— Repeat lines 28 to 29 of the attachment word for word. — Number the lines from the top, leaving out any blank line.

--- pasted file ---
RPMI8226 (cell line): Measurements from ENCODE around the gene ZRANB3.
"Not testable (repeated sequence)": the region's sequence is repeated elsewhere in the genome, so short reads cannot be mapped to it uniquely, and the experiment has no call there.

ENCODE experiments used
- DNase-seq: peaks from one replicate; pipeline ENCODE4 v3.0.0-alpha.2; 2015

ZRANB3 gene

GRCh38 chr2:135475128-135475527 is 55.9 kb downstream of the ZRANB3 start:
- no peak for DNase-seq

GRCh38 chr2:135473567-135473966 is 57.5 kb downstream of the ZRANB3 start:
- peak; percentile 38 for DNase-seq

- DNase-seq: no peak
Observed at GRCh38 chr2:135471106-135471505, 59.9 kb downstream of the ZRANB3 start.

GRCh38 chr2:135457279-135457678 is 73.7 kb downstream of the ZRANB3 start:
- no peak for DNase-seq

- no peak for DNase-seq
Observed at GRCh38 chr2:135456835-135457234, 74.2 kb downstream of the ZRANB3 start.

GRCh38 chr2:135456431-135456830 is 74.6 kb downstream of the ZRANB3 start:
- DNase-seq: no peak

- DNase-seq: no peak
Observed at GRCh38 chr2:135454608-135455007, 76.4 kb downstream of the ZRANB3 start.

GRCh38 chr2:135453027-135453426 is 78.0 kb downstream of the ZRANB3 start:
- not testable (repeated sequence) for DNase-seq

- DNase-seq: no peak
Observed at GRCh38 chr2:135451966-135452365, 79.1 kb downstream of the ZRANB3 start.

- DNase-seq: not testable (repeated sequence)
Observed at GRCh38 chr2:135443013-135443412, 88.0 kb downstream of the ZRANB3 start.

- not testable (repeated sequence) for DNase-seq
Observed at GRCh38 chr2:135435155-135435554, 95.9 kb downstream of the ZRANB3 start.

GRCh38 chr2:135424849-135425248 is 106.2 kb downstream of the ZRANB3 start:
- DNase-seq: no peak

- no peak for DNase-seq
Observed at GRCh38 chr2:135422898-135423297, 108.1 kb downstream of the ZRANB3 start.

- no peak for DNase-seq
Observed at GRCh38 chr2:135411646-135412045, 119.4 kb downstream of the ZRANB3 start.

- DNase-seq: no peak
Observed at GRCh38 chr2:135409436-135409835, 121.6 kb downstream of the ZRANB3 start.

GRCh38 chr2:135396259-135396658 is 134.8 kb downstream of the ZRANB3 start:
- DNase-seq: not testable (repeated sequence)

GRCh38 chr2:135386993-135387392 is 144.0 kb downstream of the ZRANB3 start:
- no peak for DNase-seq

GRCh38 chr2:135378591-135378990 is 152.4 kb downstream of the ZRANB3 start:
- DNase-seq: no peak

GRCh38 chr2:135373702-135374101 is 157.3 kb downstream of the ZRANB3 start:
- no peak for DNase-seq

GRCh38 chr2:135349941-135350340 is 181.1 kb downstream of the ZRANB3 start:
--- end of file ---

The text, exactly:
GRCh38 chr2:135424849-135425248 is 106.2 kb downstream of the ZRANB3 start:
- DNase-seq: no peak